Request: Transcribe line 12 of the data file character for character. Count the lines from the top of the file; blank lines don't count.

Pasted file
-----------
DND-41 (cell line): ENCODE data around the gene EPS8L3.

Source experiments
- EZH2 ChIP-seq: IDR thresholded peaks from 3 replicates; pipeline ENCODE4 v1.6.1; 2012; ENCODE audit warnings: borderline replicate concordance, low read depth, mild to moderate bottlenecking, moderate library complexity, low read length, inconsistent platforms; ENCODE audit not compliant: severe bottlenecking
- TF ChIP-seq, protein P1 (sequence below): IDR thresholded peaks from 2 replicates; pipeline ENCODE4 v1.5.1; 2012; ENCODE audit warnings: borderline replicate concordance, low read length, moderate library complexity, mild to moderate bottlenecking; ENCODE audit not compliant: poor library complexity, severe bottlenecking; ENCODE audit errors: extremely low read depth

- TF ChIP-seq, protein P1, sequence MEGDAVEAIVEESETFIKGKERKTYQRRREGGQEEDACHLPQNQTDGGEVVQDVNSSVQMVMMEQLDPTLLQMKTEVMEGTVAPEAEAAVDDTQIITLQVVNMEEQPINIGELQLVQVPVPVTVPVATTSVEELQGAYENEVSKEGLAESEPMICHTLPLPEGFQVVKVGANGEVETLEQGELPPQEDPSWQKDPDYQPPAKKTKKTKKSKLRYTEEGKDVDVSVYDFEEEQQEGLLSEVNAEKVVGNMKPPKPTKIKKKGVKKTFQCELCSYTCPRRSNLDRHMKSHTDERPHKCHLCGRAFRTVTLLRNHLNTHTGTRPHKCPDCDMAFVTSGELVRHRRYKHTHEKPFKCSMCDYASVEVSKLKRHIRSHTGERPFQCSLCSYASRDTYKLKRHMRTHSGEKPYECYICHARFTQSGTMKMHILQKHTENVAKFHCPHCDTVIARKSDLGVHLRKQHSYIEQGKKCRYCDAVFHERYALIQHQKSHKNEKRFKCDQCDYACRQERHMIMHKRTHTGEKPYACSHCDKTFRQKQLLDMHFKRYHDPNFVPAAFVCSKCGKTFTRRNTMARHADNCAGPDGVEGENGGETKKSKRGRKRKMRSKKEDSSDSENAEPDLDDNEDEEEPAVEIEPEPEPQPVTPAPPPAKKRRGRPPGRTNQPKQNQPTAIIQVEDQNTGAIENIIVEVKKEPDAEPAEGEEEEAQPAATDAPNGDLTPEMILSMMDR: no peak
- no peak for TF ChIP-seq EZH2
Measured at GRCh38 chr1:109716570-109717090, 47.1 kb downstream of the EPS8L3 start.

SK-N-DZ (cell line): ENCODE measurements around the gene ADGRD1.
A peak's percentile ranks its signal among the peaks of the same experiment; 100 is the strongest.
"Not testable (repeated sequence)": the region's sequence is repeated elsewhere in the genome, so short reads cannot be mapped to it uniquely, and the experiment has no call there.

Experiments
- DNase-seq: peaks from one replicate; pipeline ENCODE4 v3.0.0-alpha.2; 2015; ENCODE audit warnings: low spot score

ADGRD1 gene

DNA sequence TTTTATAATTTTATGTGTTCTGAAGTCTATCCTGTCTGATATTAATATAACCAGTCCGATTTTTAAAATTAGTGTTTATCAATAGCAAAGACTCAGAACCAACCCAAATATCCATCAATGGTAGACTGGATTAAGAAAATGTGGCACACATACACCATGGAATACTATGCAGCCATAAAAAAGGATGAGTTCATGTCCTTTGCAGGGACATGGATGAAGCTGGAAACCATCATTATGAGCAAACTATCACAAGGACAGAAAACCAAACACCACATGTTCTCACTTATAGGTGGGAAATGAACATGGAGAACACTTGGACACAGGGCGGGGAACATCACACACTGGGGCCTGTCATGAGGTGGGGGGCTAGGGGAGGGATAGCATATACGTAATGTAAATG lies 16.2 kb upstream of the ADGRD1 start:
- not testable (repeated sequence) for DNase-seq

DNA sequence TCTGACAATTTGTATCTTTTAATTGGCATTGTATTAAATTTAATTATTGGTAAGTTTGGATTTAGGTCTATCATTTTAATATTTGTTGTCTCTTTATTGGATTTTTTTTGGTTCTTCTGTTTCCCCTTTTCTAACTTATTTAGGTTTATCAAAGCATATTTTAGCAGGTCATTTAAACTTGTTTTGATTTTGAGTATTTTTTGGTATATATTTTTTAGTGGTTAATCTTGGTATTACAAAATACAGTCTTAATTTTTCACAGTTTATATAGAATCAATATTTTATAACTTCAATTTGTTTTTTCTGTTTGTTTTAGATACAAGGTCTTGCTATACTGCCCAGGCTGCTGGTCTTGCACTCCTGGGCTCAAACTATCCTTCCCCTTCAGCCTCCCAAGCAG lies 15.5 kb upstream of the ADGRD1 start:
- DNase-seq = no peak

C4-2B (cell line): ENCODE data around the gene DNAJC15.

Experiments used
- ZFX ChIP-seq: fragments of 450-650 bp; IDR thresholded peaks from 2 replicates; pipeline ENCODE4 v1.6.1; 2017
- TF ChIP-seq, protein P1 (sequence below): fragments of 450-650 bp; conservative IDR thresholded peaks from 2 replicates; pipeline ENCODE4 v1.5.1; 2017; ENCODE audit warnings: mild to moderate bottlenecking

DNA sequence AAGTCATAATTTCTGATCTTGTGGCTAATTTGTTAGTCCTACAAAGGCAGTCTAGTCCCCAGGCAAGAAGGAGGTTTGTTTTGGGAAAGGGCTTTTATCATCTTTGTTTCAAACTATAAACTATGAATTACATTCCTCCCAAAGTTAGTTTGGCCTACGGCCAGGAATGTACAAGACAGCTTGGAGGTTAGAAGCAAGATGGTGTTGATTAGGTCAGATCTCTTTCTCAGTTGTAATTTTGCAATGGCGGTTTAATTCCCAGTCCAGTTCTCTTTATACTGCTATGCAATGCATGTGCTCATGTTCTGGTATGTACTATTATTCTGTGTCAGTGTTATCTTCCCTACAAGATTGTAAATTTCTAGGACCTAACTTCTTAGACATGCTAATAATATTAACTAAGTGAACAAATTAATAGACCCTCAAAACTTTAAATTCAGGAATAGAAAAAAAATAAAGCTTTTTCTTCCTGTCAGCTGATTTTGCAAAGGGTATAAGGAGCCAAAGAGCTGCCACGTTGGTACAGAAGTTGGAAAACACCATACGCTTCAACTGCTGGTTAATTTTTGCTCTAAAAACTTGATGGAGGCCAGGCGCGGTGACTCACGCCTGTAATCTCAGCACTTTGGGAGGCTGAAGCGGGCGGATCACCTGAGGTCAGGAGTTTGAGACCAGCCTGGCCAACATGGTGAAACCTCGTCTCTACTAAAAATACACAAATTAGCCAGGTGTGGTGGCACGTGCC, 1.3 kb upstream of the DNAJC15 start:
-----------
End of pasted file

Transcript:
- DNase-seq: peaks from one replicate; pipeline ENCODE4 v3.0.0-alpha.2; 2015; ENCODE audit warnings: low spot score